It is normal and there will be times that you just have to let them work it out. But you can teach them how to get along better. For starters, regardless of "who starts it", they both get the same punishment or reprimanding. It takes two to fight, anyone involved is responsible. You have to figure out what that punishment will be, something like a privelidge taken away or making them do an extra chore or something. Whatever works. Maybe you should consider sitting them down together and having a good talk about what it means to be a family and how you expect them to treat each other. You can tell them that no longer will you tolerate them being ugly to one another. Be specific, give examples such as there will be no name-calling, no yelling, no door slamming. Solicit their input on the rules — as well as the consequences when they break them. This teaches kids that they're responsible for their own actions, regardless of the situation or how provoked they felt, and discourages any attempts to negotiate regarding who was "right" or "wrong."
Another thing you can try when they are in a heated arguement is to separate them until they both have calmed. Also, when your own fuse is getting short, consider handing the reins over to the other parent, whose patience may be greater at that moment.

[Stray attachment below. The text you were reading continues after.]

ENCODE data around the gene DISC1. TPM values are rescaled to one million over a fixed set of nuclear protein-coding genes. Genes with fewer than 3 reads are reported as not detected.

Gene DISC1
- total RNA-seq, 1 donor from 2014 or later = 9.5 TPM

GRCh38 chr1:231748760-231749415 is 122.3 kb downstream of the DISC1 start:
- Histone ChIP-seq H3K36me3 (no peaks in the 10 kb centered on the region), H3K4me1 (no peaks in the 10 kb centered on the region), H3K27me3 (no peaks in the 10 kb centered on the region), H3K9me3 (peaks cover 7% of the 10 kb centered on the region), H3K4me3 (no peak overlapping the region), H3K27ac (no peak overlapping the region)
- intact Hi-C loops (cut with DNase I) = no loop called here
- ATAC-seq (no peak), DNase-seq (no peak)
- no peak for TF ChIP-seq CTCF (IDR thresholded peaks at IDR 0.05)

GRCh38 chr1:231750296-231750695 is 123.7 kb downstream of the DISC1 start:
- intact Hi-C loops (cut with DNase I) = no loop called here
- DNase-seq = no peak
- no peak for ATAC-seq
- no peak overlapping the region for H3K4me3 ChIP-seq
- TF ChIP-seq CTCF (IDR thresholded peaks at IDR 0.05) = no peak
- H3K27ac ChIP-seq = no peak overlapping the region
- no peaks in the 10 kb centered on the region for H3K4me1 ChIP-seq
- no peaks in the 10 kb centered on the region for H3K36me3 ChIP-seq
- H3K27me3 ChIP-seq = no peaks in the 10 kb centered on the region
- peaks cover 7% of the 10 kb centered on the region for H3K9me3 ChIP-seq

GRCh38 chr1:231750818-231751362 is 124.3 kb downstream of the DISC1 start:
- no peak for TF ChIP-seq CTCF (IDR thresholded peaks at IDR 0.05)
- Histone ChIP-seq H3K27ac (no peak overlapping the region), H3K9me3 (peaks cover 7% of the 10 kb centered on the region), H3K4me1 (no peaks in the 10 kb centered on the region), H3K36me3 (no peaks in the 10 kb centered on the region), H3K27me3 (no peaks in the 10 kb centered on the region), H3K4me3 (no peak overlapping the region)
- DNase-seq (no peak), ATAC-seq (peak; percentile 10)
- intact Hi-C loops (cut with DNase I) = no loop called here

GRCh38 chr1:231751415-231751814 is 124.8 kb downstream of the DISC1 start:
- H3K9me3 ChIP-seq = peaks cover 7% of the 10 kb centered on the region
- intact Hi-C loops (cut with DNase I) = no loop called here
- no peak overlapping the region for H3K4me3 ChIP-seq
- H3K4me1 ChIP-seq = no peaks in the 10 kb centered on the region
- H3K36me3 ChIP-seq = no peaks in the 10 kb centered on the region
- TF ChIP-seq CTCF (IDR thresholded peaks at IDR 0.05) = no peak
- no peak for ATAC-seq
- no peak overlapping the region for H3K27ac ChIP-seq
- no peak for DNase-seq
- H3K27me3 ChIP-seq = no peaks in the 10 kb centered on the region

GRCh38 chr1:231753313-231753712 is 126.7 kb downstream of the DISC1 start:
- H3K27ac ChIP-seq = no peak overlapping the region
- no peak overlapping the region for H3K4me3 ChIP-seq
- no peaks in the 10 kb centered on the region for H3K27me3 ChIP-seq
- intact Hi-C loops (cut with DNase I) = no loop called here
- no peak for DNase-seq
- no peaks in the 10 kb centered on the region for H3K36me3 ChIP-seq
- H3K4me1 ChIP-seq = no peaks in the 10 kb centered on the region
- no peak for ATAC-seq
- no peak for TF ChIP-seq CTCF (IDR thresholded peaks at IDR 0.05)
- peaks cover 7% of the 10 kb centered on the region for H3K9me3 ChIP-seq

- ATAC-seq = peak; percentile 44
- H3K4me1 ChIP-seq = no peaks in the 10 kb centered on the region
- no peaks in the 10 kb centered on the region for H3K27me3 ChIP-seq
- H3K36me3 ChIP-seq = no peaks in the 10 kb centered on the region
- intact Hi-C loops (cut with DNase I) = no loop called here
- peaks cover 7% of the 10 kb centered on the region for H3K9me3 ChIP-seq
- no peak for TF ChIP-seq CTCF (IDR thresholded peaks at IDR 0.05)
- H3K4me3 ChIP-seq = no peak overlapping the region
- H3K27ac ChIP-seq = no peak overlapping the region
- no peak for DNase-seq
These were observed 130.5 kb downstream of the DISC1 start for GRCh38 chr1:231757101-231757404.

Don't let kids make you think that everything always has to be "fair" and "equal" — sometimes one kid needs more than the other.
Be proactive in giving your kids one-on-one attention directed to their interests and needs. For example, if one likes to go outdoors, take a walk or go to the park. If another child likes to sit and read, make time for that too.
Make sure kids have their own space and time to do their own thing — to play with toys by themselves, to play with friends without a sibling tagging along, or to enjoy activities without having to share 50-50.
Have fun together as a family. Whether you're watching a movie, throwing a ball, or playing a board game, you're establishing a peaceful way for your kids to spend time together and relate to each other. This can help ease tensions between them and also keeps you involved. Since parental attention is something many kids fight over, fun family activities can help reduce conflict.
If your children frequently squabble over the same things (such as video games or dibs on the TV remote), post a schedule showing which child "owns" that item at what times during the week. (But if they keep fighting about it, take the "prize" away altogether.)
Consider establishing a program where the kids earn points toward a fun family-oriented activity when they work together to stop battling.
Good luck and I hope this helps. Another thing, my mom used to make us hug and tell each other we love each other.